During their first term in office, US presidents have a tendency to focus on reelection. In their second term, they begin to think about their future place in history. President Barack Obama is unlikely to be an exception in this respect, although as the nation’s first black president his name is already written in the history books. His administration faces a number of domestic issues, many of which are symbolized by the so-called “fiscal cliff.” But President Obama also has his sights set on foreign policy. In his first term he pledged that the United States would be a “Pacific power,” with an emphasis placed on Asia. It will be his second term where that commitment will be put to the test. In this article I would like to consider what the United States may expect of Japan, as a linchpin in that Asia strategy.
A Choice Between Asia Strategy and the Fiscal Cliff
On his first diplomatic trip following reelection, President Obama traveled to Southeast Asia, where he visited Thailand and Myanmar (Burma), as well as Cambodia, which was hosting the Association of Southeast Asian Nations summit. The United States is aiming to use the territorial disputes in the South China Sea between China and a number of ASEAN member states to draw Cambodia out of the Chinese sphere of influence while also backing the democratization movement in Myanmar, which had been the stronghold for China’s “southern strategy.” According to Fujisaki Ichirō, former Japanese ambassador to the United States, the second term of the Obama administration will feature “no fundamental change” to its Asia-focused strategy, which has sought to reap the benefits of Asian prosperity while considering how best to engage with China. It is not easy to know, though, whether this approach will indeed bring positive results.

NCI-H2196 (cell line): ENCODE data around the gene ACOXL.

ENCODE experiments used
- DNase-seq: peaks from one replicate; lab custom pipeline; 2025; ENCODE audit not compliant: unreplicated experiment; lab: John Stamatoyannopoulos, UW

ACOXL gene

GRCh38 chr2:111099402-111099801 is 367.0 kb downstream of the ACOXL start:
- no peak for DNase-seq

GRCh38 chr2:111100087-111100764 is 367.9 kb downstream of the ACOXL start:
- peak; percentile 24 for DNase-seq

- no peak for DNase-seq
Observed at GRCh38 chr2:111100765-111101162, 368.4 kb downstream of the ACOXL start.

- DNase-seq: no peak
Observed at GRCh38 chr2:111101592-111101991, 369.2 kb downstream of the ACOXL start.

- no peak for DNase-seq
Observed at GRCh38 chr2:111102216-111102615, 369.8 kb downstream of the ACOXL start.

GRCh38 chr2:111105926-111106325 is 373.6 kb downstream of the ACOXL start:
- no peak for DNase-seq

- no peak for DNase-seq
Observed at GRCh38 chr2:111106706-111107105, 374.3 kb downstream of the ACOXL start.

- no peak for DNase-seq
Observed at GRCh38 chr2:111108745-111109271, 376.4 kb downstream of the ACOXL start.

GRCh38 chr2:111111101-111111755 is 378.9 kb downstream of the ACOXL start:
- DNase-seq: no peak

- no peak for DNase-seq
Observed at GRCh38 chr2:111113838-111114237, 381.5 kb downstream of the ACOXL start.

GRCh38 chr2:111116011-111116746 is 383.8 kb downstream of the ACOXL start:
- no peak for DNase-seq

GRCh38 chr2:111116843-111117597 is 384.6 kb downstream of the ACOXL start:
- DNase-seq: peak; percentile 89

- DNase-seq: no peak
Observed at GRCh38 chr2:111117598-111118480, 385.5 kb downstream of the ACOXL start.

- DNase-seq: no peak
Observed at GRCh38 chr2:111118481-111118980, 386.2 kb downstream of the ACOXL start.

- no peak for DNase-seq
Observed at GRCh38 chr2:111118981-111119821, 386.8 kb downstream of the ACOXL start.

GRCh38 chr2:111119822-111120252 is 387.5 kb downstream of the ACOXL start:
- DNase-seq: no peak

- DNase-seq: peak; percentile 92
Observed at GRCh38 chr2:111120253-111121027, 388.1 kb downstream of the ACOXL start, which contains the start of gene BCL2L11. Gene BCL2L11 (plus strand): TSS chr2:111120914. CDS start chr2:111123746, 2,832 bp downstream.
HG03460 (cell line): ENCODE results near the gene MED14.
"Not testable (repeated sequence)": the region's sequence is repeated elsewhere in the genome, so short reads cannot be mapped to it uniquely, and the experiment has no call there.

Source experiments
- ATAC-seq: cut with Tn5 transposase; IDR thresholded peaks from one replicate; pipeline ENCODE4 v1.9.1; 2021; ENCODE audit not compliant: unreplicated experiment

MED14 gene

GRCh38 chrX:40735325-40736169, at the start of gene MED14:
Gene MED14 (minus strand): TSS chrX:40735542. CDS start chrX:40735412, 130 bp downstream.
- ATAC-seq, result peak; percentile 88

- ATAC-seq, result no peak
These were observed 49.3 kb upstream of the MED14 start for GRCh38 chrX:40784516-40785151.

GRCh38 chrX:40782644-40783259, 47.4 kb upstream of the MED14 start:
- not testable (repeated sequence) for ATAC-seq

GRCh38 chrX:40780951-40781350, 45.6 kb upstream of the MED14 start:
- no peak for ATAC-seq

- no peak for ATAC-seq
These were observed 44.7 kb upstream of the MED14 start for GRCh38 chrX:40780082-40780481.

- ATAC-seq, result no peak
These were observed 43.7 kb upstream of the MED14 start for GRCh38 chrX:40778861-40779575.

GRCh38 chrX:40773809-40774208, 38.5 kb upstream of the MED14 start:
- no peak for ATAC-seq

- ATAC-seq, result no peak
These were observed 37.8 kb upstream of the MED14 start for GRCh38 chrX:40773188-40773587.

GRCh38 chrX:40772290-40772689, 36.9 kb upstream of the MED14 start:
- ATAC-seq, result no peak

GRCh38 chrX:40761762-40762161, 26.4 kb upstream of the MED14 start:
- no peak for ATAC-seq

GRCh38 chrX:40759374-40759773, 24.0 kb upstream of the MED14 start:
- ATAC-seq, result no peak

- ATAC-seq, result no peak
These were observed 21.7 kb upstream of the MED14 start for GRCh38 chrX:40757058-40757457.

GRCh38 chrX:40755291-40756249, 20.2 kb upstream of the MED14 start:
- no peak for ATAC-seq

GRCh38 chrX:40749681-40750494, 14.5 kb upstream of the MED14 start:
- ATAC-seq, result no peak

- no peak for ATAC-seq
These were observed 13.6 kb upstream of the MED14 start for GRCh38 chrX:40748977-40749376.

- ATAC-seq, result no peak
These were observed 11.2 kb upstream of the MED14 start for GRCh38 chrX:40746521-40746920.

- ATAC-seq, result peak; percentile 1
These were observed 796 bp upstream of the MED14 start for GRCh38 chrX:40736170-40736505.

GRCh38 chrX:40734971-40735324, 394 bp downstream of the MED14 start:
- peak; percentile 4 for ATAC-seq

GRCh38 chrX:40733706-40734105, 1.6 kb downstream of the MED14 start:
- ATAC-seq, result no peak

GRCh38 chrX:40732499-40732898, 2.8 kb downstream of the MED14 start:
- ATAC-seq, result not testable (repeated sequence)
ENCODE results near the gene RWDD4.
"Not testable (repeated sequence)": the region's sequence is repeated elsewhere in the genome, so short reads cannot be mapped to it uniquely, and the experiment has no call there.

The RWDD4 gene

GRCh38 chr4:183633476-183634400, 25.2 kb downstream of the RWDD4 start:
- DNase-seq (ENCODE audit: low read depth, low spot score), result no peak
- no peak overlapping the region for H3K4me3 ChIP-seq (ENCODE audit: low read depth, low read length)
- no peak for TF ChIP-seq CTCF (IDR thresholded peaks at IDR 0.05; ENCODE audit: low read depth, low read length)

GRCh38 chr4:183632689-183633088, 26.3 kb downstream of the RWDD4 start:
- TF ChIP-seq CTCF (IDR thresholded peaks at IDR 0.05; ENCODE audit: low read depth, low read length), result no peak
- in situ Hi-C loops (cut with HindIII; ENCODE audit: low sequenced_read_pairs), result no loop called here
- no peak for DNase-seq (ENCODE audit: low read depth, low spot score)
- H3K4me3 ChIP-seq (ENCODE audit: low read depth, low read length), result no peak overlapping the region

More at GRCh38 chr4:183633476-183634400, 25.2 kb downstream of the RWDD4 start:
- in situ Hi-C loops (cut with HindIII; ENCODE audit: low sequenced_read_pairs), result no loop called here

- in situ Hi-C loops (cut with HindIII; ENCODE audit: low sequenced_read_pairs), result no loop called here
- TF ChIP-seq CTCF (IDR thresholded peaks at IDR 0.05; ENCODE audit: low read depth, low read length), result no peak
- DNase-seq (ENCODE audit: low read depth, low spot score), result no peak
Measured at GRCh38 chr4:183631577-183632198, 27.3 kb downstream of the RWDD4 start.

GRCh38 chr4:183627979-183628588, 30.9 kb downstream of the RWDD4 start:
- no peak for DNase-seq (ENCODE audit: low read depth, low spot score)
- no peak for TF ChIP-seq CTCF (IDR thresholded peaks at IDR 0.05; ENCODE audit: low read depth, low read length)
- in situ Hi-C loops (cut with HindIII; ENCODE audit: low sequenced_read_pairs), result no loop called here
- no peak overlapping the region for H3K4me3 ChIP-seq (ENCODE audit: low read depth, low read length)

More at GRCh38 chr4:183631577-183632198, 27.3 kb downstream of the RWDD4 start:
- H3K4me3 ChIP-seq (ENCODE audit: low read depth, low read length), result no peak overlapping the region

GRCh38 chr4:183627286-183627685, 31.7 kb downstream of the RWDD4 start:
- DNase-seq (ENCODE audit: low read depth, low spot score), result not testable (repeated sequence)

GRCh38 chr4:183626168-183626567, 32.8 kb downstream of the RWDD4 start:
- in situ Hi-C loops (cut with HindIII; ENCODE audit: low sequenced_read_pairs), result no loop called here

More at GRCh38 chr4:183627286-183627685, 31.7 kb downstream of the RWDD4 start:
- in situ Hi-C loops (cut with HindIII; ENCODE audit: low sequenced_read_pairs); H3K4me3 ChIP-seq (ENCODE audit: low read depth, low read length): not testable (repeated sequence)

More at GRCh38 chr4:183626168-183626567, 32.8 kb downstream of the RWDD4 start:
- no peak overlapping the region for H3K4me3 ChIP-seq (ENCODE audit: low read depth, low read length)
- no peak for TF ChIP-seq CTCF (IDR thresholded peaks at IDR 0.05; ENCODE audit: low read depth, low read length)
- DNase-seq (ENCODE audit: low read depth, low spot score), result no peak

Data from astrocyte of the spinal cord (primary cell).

For its domestic policies, the Obama administration intends to firmly maintain the spending on social welfare that has brought beneficial results to the weaker members of society, as it did during the first term of office despite four consecutive annual deficits exceeding $1 trillion. Instead of cutting social spending, President Obama has decided to make significant cuts to the defense budget. This $500 billion reduction in defense spending over 10 years amounts to an average annual reduction equivalent to Japan’s overall defense budget. This means that if the Obama administration intends to actually implement its Asia strategy, it will come up against what could better be described as a “fiscal wall” rather than a cliff.
The foundation of Japanese security and diplomacy has been an engagement with China based upon the Japan-US alliance. Japan now faces a situation, however, where it has to take the initiative in strengthening its own defensive capabilities in line with its emphasis on the southwesterly islands, a more dynamic defense force, and its decision to defend the Senkakus on its own. Japan needs to also be aware of its expanding fiscal burden. Indeed, this fiscal burden is the reverse side of the Asia-focused strategy of the Obama administration too.